His presidency would focus on cutting regulations and government jobs in an effort to jump start private sector hiring. Bush also referenced eliminating the Dodd-Frank Act as well as embracing the Keystone Pipeline, a project that has remained highly controversial as an engine for job growth.
One of Walker’s favorite talking points as a politician is the number of times he has “faced down” over 100,000 protestors around the Madison, Wis. capitol building. For anyone who has ever visited the relatively small capitol plaza in Madison, it's clear that truly could not have been easy, but it takes a certain kind of politician to blow off so many of his own constituents and then brag about it later.
Walker was light on economics in this debate but faced some tough questions from the moderators who questioned him on delivering less than half of the 250,000 new jobs that his campaign promised while running for governor.
Still, Walker fired back, arguing that his administration cut unemployment from 8% to 6% and refused to apologize for being someone who would “aim high.” Much like his colleagues, Walker promised an economic program focused on tax cuts, reduced regulations and union busting.
By luck of the draw, Rubio got one of the most interesting questions of the evening. When asked how he would help entrepreneurs and small businesses, Rubio answered that he would “even out the tax code” so that small businesses pay the same rate of 25% that regular businesses do.
MainStreet has reached out to the Rubio campaign for further comment on what, exactly, Senator Rubio meant by “even out the tax code.”
Rubio was also the only candidate to bring up the student loan crisis, referring to his own struggle with over $100,000 in educational debt. Speaking in an interview after the debate, he suggested a solution based around vocational training to put competitive pressure on traditional schools.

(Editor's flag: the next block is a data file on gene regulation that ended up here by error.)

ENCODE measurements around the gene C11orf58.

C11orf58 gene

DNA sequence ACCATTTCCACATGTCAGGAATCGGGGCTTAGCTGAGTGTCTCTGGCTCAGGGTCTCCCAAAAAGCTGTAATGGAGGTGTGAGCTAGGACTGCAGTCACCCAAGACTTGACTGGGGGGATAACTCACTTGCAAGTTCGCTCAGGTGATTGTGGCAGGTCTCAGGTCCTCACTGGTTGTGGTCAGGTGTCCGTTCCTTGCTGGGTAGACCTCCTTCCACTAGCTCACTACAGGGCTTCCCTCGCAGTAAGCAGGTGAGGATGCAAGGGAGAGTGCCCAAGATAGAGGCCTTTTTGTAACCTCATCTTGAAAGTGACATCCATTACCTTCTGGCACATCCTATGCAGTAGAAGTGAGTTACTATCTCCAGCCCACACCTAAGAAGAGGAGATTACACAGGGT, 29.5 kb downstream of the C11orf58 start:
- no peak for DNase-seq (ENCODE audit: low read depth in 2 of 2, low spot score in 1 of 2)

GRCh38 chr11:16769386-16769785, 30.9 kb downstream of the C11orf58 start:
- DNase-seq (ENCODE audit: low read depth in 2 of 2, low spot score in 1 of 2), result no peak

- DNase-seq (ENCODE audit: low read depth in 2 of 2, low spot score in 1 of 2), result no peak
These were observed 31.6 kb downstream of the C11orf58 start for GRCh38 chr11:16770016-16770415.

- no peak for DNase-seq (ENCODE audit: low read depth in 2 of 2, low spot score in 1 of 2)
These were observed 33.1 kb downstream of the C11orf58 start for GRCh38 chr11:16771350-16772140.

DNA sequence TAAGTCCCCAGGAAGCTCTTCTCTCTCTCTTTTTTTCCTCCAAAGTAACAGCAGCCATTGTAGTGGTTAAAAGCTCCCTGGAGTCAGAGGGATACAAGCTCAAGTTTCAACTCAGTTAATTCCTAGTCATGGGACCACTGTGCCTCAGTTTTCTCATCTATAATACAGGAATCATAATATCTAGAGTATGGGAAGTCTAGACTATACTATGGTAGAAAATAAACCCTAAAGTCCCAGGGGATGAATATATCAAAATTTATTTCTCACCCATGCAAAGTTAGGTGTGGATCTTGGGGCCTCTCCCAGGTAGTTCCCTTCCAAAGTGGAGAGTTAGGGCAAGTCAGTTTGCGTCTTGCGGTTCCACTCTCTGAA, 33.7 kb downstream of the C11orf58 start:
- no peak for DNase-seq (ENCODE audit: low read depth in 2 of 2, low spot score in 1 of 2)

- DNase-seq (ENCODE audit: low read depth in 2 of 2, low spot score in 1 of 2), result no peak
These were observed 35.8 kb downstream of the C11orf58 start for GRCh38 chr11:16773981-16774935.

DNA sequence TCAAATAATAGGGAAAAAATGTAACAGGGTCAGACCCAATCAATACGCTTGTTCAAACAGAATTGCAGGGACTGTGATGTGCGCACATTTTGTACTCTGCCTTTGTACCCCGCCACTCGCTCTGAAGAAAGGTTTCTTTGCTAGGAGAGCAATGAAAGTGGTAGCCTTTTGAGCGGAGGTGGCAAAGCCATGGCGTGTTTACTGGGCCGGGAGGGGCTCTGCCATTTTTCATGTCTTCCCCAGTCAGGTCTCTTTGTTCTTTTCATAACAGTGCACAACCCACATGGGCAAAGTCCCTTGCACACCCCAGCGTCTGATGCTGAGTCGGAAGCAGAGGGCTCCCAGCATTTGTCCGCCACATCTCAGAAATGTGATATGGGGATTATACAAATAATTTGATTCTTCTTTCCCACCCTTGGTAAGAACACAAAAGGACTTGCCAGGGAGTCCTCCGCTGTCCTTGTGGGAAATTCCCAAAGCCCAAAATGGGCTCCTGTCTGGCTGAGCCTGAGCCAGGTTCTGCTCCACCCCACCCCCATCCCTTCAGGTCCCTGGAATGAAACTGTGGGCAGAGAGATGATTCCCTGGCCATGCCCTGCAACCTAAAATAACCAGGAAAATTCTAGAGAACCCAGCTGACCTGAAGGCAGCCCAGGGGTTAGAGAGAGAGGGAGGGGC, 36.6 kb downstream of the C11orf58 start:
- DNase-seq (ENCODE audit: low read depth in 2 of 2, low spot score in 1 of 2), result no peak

Mike Huckabee would like to abolish the income tax.
More than once during last night’s debates and subsequent interviews, Huckabee discussed his commitment to a Fair Tax, a consumption based model that would basically work like a national sales tax or European-style VAT.
“Here’s what people need to realize,” he said. “The current tax code punishes people’s work, savings, investments and inheritances, in other words everything that makes the economy strong.”
By abolishing the income tax in favor of a national tax on goods and services, Huckabee vowed to get rid of the IRS and provide the national sense of relief that would come from knowing that the poor will finally start paying their fair share around here.
The last word on taxes should belong to Ben Carson, a man whose belief that medical school prepared him for the presidency has made him required reading on the subject of physician God complexes. (Unknown is whether he stayed at a Holiday Inn Express before declaring.)
Carson would transform the tax code into a flat tax based on biblical tithing, one inherently fair, because it came directly from God who (in Carson’s words) believes that “if you have a bumper crop you don’t owe me triple tithes.”
Since the Bible also teaches that “it is easier for a camel to go through the eye of a needle than for someone who is rich to enter the Kingdom of God,” Huckabee and Carson must either be working with some very large needles or biologically astonishing camels.